The one lesson I’ve learned from life: Olympian Lizzie Deignan says trust me, life isn’t all about winning

  • Lizzie Deignan, 32, who lives in Monaco, has competed in three Olympics 
  • A professional cyclist claims it’s selfish to choose this career because you focus on your self.
  • Orla’s mother, Reveals how having Orla as her child has allowed her to see things from a different perspective  

Lizzie Deignan is a professional cyclist who has won silver at the London 2012 Olympics. She was the world, Commonwealth, and national road champion in 2016. With Phil, her racing cyclist partner, she lives with Orla, their three-year old daughter.

I’ve been a professional athlete since I was 18. The pressure is hard when you’re young and you always have to expect more from yourself.

It’s quite a selfish career choice, as you become so focused on yourself. And that’s not healthy — or sustainable. When you make a mistake, it can seem overwhelming. In these moments, I’d think, ‘I haven’t been out for a meal with friends for six months’. You start to wonder if it was worth all the sacrifices.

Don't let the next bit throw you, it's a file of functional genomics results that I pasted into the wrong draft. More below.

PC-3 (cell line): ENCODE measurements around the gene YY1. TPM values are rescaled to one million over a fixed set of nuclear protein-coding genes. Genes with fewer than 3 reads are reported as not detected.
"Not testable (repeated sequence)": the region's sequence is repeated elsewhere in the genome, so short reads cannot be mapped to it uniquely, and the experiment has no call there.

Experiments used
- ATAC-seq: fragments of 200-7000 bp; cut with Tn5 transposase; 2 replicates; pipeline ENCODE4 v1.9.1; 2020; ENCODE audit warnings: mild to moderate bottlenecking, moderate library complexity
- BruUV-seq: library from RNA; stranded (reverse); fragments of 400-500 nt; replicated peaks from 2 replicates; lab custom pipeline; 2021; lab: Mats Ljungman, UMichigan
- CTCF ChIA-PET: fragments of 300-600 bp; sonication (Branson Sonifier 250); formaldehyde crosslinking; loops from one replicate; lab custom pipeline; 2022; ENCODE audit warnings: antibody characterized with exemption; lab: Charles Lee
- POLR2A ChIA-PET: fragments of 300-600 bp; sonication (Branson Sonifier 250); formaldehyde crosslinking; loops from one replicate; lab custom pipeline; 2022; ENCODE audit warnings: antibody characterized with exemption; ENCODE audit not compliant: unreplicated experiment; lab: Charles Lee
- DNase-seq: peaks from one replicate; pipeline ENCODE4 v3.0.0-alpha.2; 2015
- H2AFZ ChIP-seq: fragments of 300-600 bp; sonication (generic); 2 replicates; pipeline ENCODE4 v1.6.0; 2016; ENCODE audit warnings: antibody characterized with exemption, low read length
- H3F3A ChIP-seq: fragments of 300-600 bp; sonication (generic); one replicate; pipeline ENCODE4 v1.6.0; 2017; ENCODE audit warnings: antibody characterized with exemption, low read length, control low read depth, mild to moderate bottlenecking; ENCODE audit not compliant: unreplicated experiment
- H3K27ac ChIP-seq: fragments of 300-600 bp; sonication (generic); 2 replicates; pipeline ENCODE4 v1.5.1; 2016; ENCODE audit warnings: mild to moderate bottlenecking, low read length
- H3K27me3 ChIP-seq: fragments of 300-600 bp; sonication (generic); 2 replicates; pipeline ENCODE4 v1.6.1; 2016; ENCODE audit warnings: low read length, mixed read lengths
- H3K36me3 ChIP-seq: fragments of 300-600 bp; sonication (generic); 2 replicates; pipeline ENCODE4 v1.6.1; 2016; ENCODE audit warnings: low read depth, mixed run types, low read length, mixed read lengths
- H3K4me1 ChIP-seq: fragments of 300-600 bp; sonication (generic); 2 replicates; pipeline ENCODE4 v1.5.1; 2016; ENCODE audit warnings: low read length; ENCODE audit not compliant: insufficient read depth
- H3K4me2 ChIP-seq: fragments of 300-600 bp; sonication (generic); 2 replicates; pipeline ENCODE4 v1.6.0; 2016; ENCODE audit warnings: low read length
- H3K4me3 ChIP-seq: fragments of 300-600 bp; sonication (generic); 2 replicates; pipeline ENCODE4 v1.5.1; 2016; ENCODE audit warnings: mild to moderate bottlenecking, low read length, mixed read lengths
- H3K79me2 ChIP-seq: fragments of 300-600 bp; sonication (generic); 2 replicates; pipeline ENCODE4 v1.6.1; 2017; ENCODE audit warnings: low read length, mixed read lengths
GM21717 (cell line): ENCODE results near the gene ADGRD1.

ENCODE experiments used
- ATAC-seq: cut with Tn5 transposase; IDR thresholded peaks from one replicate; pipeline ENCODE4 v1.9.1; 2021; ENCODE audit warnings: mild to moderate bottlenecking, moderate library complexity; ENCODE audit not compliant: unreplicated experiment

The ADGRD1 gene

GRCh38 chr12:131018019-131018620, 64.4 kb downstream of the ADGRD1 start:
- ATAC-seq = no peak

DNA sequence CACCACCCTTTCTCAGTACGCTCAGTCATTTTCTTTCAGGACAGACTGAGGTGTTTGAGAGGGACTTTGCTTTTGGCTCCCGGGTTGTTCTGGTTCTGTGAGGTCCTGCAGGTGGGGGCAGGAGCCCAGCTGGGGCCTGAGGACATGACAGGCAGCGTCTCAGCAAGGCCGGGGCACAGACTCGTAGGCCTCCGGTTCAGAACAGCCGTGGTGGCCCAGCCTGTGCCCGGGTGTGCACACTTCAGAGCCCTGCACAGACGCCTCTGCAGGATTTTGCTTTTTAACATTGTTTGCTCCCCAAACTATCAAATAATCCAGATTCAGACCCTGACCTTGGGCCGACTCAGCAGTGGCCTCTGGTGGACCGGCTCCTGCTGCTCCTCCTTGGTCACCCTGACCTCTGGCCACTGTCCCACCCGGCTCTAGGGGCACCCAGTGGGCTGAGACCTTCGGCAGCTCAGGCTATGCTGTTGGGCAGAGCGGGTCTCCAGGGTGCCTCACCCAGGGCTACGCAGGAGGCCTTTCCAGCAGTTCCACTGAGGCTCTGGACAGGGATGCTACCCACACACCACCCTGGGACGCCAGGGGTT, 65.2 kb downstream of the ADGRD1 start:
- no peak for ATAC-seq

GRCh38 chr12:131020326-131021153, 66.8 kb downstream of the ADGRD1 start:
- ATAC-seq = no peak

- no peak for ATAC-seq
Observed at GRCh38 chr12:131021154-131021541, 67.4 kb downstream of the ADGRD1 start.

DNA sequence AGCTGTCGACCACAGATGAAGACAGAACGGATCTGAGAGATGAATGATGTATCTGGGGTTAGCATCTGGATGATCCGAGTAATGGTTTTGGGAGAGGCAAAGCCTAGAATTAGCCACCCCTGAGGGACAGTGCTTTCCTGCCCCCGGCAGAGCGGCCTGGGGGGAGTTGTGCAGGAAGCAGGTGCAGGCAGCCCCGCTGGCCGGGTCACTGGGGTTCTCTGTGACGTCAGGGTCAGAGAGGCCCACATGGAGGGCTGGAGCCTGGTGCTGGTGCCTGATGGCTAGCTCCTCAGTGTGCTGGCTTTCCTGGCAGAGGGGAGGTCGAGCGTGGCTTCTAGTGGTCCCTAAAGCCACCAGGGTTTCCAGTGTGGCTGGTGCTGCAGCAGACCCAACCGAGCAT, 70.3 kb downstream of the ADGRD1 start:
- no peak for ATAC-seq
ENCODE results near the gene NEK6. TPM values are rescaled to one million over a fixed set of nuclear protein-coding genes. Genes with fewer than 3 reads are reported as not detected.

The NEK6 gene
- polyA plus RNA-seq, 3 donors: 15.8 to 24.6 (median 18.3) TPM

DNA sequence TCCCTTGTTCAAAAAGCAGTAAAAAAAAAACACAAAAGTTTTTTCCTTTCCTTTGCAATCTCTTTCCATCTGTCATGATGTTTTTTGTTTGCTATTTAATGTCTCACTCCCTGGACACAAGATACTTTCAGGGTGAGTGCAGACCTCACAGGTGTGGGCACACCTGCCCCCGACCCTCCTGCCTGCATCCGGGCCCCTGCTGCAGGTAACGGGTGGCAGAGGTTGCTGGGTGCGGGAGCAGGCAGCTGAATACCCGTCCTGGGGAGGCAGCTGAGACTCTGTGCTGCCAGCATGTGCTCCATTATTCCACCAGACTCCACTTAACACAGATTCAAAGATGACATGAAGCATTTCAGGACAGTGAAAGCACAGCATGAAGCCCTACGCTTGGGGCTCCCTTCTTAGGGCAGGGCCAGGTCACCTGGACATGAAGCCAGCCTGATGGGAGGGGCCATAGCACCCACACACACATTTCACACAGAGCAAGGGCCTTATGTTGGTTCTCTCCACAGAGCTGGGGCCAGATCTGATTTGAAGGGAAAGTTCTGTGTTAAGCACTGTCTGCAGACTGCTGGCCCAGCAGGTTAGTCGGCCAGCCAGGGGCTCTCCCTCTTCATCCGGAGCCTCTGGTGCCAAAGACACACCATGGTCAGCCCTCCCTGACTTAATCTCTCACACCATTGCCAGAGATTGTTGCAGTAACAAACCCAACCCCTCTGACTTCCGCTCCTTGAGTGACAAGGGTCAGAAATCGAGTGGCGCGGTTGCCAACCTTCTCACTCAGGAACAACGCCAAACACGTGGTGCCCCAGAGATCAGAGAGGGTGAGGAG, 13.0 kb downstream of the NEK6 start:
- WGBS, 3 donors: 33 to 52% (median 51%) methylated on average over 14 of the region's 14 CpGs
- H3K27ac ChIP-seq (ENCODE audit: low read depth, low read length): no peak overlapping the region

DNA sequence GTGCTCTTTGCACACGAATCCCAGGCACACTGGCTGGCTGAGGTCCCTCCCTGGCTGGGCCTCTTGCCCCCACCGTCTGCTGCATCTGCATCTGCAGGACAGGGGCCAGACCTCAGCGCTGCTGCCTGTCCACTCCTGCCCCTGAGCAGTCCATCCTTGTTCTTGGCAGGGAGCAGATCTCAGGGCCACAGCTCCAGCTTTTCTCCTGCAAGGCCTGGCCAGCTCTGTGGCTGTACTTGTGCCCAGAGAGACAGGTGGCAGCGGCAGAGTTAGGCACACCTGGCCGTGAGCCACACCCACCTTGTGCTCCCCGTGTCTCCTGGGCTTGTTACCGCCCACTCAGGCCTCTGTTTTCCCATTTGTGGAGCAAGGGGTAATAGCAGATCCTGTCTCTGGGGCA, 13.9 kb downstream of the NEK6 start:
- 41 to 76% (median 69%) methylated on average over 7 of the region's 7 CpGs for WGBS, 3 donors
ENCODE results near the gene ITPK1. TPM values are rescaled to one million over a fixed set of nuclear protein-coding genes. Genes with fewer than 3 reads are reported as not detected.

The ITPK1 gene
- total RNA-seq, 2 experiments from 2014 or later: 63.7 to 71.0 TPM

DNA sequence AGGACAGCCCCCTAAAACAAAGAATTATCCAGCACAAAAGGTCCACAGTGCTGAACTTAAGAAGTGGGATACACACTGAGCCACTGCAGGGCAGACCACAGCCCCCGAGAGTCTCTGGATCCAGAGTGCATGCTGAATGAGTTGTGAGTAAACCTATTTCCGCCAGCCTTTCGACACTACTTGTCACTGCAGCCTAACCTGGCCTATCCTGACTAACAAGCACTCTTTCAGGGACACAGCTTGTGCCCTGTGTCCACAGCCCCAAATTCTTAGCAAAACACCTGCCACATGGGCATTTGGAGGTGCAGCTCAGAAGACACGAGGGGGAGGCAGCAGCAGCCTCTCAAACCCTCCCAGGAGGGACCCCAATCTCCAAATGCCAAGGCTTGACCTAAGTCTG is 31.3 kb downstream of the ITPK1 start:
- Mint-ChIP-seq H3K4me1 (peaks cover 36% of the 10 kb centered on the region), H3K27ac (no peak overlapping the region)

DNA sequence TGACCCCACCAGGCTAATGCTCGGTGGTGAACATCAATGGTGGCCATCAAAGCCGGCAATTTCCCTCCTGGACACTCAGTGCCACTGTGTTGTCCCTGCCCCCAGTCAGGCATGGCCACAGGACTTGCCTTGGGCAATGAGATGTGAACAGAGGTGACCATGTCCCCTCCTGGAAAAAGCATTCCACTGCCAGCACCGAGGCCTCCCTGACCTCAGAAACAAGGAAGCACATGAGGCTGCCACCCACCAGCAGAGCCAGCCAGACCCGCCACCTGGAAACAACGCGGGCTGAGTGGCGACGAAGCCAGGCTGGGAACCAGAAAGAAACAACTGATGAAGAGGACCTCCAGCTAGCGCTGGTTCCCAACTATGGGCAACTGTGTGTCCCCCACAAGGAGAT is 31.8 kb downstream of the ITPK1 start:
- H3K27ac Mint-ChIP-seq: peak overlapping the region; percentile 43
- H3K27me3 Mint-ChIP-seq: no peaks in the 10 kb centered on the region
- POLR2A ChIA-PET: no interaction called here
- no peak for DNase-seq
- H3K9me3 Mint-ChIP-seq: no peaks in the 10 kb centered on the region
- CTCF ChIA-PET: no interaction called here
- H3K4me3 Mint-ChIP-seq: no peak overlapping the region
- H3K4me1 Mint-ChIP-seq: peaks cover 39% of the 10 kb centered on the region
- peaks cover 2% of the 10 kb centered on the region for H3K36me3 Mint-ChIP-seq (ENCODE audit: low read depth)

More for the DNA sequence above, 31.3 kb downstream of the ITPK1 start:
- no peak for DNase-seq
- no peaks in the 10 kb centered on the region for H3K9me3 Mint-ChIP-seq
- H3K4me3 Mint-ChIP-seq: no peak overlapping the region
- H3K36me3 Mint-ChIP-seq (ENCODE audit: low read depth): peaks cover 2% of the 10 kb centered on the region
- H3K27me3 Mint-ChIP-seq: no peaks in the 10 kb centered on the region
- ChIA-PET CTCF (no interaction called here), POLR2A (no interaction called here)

Lizzie Deignan, 32, (pictured) who lives in Monaco, explained how the birth of her daughter has helped her to get a better perspective of life

Lizzie Deignan, 32, (pictured) who lives in Monaco, explained how the birth of her daughter has helped her to get a better perspective of life

Injury prevented me from being selected to the Beijing Olympics 2008. It was hard but I came out stronger — and got silver at London 2012. But the insane pressure didn’t go away.

So, when I came 7th in the 2014 World Championships — after being the favourite to win — I was devastated.

Shortly after, my husband Phil and I went on holiday, but I couldn’t switch off. Phil (also a professional cyclist) helped me realise I couldn’t keep pushing. Balance was key for me, both mentally and physically.

Orla was our decision to have a daughter. She has given me a new perspective. My body would change in ways I didn’t anticipate. I had to completely let go — after always being in control. It taught me to not worry too much. My career is now a rollercoaster. I enjoy the ride through all of it.

This helped me after Tokyo, which proved to be a disappointing end after five years of buildup. I came 11th in the women’s road race. As I flew home from the race, my thoughts turned to Phil and how hard they had worked for this goal.

However, last month I won the first ever women’s Paris Roubaix, which was an incredible feeling. The progress we’re making in women’s cycling makes the rollercoaster worthwhile.

I’ve learned that you don’t have to be unhappy to be successful. Your career is a part of you, but it’s not your identity.

Lizzie serves as ambassador for Cycleplan (